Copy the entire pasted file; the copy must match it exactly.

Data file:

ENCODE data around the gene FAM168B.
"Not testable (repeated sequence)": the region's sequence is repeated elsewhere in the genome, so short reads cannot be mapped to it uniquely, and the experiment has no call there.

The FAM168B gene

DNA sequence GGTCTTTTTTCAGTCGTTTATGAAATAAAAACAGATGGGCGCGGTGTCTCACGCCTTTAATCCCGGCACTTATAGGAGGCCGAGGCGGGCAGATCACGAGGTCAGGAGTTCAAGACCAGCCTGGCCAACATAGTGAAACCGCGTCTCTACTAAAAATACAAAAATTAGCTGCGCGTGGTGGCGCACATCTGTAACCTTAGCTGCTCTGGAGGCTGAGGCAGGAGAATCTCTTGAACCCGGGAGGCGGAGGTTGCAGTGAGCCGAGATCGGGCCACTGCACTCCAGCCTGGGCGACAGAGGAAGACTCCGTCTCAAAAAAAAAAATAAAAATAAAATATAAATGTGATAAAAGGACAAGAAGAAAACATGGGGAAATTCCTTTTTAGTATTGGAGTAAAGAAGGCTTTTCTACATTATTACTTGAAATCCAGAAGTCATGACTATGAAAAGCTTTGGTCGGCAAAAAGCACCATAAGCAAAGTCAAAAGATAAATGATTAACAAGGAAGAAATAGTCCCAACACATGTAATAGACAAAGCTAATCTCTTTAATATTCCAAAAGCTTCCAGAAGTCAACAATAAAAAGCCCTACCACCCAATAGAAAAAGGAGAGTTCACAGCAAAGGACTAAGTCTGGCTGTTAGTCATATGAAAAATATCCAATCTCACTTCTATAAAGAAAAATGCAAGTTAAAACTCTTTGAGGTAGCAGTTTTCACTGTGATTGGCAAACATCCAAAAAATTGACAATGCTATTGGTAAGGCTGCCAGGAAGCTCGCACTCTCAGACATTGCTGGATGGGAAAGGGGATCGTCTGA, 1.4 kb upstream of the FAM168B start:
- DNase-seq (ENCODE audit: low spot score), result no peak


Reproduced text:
ENCODE data around the gene FAM168B.
"Not testable (repeated sequence)": the region's sequence is repeated elsewhere in the genome, so short reads cannot be mapped to it uniquely, and the experiment has no call there.

The FAM168B gene

DNA sequence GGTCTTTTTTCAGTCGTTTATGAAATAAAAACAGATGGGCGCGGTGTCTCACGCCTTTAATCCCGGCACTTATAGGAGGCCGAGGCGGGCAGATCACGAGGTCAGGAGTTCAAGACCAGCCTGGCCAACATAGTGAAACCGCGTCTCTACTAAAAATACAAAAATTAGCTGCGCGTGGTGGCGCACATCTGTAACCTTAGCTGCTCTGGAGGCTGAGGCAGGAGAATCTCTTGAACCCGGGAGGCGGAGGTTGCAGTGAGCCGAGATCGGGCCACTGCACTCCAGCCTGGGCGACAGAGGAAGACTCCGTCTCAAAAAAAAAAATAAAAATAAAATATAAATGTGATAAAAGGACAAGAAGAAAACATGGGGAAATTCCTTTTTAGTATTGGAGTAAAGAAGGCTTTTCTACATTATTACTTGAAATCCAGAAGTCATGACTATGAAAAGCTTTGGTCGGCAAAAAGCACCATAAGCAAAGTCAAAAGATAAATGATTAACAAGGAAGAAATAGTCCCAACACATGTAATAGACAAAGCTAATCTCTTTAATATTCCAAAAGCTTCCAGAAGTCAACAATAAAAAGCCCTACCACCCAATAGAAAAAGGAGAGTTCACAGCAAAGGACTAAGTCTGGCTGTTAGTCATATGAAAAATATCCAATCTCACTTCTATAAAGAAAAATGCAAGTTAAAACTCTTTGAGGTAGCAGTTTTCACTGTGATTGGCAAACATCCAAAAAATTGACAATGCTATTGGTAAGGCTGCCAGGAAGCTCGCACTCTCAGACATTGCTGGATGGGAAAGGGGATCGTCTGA, 1.4 kb upstream of the FAM168B start:
- DNase-seq (ENCODE audit: low spot score), result no peak